A group of Johnson Controls shareholders are seeking to have a federal judge force the company to take responsibility for any taxes related to its inversion, arguing the current structure puts the burden on a small minority of shareholders.
The group filed a lawsuit in the U.S. District court for Eastern Wisconsin in August arguing company executives and board members were breaching their fiduciary responsibility to minority shareholders. The plaintiffs obtained their shares during employment with Johnson Controls or from parents employed at JCI and generally saw the investment “as a demonstration of their loyalty to JCI.”
In a motion for a preliminary injunction filed last week the plaintiffs argued the company should be blocked from reporting a tax obligation to the IRS that would cause the shareholders to pay taxes. The motion also seeks to have the company compare its tax liability with an estimate of what the shareholders would have to pay and to “assume responsibility for any inversion-related tax.”
Johnson Controls spokesman Fraser Engerman said the company’s policy is to not comment on pending litigation.
Johnson Controls completed its merger with Tyco International on Sept. 2, moving its legal domicile from Glendale to Cork, Ireland. The company expects to save $150 million in taxes through the inversion by taking advantage of Ireland’s 12.5 percent corporate tax rate. Executives have said the combination could result in $1 billion in savings through synergies and productivity initiatives.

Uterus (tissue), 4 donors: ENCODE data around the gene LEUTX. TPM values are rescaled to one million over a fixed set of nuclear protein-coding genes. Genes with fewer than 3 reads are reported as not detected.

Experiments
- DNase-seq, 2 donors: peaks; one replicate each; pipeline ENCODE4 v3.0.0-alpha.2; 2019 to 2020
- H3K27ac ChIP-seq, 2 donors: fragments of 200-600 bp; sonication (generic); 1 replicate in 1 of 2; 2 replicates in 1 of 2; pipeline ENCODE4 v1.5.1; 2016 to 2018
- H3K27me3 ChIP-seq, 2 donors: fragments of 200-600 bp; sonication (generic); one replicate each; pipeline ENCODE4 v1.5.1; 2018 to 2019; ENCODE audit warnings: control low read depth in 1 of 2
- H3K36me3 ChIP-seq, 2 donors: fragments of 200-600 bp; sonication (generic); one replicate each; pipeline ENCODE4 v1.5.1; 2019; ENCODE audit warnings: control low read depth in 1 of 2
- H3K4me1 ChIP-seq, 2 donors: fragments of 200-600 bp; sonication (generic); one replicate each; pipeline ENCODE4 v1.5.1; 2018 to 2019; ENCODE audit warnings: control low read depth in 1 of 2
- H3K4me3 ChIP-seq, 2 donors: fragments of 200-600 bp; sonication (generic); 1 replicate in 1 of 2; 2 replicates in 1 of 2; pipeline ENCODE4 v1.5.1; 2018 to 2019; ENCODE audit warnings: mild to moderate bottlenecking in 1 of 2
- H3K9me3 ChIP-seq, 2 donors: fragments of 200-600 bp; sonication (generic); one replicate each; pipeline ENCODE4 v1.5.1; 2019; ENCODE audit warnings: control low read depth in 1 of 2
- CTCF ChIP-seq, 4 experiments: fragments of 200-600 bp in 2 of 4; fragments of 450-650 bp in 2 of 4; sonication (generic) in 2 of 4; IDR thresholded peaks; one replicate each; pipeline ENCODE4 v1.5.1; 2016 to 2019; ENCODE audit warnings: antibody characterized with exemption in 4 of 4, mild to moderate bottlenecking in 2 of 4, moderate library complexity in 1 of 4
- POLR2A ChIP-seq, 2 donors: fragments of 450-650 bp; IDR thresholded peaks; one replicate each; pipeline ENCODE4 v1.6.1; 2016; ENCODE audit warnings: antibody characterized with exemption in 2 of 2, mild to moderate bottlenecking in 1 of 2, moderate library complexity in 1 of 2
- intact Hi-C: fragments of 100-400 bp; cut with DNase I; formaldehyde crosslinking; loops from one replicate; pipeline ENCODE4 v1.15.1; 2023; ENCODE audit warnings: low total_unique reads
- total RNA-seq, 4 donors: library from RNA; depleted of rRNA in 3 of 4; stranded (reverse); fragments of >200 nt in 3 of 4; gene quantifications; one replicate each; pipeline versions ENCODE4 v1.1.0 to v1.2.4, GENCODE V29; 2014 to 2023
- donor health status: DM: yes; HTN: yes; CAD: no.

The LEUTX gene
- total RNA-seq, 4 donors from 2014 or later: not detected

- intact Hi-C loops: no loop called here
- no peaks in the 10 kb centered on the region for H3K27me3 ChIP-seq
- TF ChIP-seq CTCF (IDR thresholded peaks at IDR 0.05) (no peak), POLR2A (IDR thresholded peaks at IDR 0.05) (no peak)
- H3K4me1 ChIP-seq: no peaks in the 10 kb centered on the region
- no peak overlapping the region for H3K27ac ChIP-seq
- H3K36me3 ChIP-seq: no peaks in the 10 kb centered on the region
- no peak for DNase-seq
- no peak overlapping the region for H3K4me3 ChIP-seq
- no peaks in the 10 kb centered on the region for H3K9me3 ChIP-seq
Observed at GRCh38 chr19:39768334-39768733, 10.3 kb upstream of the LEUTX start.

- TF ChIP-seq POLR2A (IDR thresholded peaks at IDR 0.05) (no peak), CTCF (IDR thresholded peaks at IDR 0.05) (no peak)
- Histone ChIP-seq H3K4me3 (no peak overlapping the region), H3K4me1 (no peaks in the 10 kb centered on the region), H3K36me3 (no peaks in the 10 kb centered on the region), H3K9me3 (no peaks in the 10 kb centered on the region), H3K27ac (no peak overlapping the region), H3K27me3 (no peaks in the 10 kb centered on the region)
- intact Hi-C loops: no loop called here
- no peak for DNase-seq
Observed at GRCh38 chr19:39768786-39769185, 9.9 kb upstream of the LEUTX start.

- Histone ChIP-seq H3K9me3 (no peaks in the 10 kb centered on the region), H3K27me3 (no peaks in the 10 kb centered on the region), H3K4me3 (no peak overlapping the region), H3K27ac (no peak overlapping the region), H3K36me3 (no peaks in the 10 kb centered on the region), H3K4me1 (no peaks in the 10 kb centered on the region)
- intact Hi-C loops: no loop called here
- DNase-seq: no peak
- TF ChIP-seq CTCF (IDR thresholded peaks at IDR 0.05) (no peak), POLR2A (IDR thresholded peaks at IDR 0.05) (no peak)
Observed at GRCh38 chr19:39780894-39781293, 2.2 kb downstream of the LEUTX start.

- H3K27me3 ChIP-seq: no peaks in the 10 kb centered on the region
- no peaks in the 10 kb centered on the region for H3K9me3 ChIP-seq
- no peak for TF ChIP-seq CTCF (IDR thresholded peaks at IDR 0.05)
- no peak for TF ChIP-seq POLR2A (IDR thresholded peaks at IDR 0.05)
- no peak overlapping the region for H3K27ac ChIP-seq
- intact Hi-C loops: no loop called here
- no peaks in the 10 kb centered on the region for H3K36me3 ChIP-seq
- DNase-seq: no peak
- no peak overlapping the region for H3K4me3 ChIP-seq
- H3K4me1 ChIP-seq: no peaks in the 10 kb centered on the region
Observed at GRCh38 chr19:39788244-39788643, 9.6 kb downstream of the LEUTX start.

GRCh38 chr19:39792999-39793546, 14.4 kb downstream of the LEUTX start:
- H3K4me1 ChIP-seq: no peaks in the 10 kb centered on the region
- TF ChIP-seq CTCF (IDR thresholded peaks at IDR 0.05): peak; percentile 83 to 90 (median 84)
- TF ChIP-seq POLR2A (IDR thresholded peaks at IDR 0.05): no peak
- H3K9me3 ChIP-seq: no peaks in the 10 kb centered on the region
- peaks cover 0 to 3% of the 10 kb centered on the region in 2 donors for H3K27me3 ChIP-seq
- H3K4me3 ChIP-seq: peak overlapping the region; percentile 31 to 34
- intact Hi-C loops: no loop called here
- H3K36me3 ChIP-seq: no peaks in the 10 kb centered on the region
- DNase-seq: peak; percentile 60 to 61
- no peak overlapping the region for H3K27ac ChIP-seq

Johnson Controls came under fire after announcing the deal for skirting U.S. taxes. Executives from the company have repeatedly said the deal was not motivated by tax savings, but added they have a responsibility to shareholders.
The plaintiffs argue the structure of Johnson Controls’ inversion will force about 20 percent of shareholders to pay as much as $700 million in taxes so the company can avoid paying $1 billion in income taxes.
The motion claims the inversion will cause severe hardship for some of plaintiffs, including those with dependent family members requiring medical care. It notes a one-time spike in income may deprive some of health care subsidies while others rely on the JCI dividend for fixed retirement income.
The motion notes class action securities lawsuits that survive a motion to dismiss are often settled, but only after years of litigation.
“The JCI defendants know this,” the motion says. “For them, forcing the minority subclass to pursue damages is likely to be far cheaper than it would have been to obey the law.”
The plaintiffs are seeking to have oral arguments held on the motion. No date has been set.